2 years agoJosie @hannahjosie
I recently bought a new serger, my last tore up and it would cost just as much to fix it as to buy a different. I made the mistake of buying a used one and now it makes an awful clunking sound. The arm that is below one of the bottom looper smacks the needle every time I sew, should I buy a new part or just try to bend it back?2 years agoNicole @motherof5
Hallo @hannahjosie, this is the bit where you have an internet random giving advice so take it with care 😉
I had a similar problem with a second hand overlocker (serger) I purchased.
I hope I am not stating the obvious but change your needle just in case that is bent.
As my machine was second hand and we live in the country (no repair place) I did resort to bending the bottom looper,just a little, until they stopped meeting.
I did this, just a wee bit at a time (power off) and turned the wheel by hand.
I think it may have taken a few attempts but that machine and I went on to have several very happy years together.
I would always recommend a repair place if you can. If you can get a new part and fit it, great!
Good luck, let us know how you go.
xx Nicole.2 years agoJosie @hannahjosie
I’ve replaced the needles and they keep smacking into the arm and breaking2 years agoNicole @motherof5
Well, it’s bent then. What a pain.
Have a go if you feel confident too.2 years agobrenda1652 @brenda1652
I know you changed the needle but you may want to try another brand. I only use top brands but my serger was also breaking needles and if the needle didn’t break immediately it would skip stitches. Supposedly it could take the same size needles as my regular machine, Type E or 130/705H. I had tried Schmetz , so next I tried Klasse and lo and behold, no hitting and no breaking needles. Odd of course since they state being the same needle size but that’s the truth of it. My serger also hates the nice needles from Superior threads which are actually Organ brand (another top brand), anyway, before you give up try other decent brands and of course (but I am sure you know this) stay away from those cheap needles that are available from various sites. Also check the owners manual for size recommended, mine for the White serger 1934D said Type E or 130/705 H (standard size that also fits my Janome 9500). My Janome Coverpro machine takes a size EL 705 and these do not fit my other machines. If you did not get an owners’ manual then you can find the info if you google the machine name and model and ask for needles size. Good luck, if all this fails, call fabric shops to find a repair person. Last time I had my timing adjusted (from sewing over a pin. don’t do that!) it only cost me $30.2 years agobrenda1652 @brenda1652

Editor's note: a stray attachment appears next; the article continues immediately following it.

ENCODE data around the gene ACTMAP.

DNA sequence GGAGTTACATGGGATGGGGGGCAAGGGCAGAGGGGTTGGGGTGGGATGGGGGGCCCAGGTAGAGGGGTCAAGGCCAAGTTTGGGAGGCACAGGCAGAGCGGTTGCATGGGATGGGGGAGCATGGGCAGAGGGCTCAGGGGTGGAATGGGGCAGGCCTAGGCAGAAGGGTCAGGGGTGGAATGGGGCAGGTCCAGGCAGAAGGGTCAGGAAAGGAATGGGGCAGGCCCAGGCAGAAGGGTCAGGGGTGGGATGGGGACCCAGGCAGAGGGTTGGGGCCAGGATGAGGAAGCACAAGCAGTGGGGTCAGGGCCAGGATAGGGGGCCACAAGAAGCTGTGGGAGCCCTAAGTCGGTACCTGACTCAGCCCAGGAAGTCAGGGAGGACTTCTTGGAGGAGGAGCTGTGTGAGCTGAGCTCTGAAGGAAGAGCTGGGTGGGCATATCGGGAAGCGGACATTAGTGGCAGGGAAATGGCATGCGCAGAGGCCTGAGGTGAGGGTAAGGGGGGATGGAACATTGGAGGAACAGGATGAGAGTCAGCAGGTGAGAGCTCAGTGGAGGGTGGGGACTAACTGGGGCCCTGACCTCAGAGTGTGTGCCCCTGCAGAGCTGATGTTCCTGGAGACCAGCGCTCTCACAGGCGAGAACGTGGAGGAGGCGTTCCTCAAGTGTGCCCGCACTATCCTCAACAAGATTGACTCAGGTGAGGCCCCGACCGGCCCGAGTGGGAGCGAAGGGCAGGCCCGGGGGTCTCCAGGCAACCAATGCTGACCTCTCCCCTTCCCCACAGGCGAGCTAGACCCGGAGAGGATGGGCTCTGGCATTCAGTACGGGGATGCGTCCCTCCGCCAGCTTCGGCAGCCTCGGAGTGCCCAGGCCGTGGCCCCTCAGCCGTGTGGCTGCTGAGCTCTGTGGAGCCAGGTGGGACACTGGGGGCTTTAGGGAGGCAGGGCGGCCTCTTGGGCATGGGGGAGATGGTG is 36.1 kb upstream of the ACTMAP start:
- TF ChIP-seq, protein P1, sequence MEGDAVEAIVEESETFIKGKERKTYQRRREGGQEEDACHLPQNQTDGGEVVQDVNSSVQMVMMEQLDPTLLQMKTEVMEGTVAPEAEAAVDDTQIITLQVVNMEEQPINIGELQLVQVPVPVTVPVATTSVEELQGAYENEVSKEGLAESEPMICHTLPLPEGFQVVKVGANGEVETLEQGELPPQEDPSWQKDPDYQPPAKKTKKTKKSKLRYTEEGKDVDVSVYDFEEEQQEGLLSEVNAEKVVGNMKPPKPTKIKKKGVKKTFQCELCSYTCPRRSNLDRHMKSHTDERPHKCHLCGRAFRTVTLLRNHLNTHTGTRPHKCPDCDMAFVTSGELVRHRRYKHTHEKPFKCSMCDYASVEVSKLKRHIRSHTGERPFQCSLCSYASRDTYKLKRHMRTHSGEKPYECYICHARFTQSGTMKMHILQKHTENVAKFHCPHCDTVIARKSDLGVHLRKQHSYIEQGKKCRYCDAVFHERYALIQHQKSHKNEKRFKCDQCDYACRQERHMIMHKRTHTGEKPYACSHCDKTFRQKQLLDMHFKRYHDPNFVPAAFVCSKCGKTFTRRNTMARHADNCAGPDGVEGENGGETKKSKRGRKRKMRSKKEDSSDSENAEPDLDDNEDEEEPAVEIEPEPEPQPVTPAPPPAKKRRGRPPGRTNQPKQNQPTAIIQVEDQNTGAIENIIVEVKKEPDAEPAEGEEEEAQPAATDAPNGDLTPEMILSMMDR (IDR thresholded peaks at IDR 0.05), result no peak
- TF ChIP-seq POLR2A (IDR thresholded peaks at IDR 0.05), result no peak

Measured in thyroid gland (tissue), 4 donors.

another idea and pardon me it it sounds dumb (but I had to figure this out since it was not in my manual), when you insert your needles, insert the one that needs to be shorter first as it must go deeper into the machine so it is shorter than the other. In my machine the left needle has to go in further, and if I do not insert it first, the right needle somehow manages to block the way for the left needle going part way up and I cannot insert it as far as it needs to go. You’ll know you have it right when you look at the needles and the left one looks shorter than the right, at least this is how it is on my machine. There was nothing in the owners’ manual about this so maybe it is another quirk of my machine.2 years agoLiesl GibsonKeymaster@liesl
I recently had this problem as well. As it turned out, the hook itself needed to be replaced because it had bent. I’d recommend bringing it to a good repair shop who can analyze the problem for you. It’s probably best if you can show them exactly what’s happening. Now that mine has been replaced it’s running like a dream–for the first time in ages!
P.S. I tried to bend the hook myself and nearly destroyed the machine, so be very careful…
2 years ago
- This reply was modified 2 years ago by Liesl Gibson.
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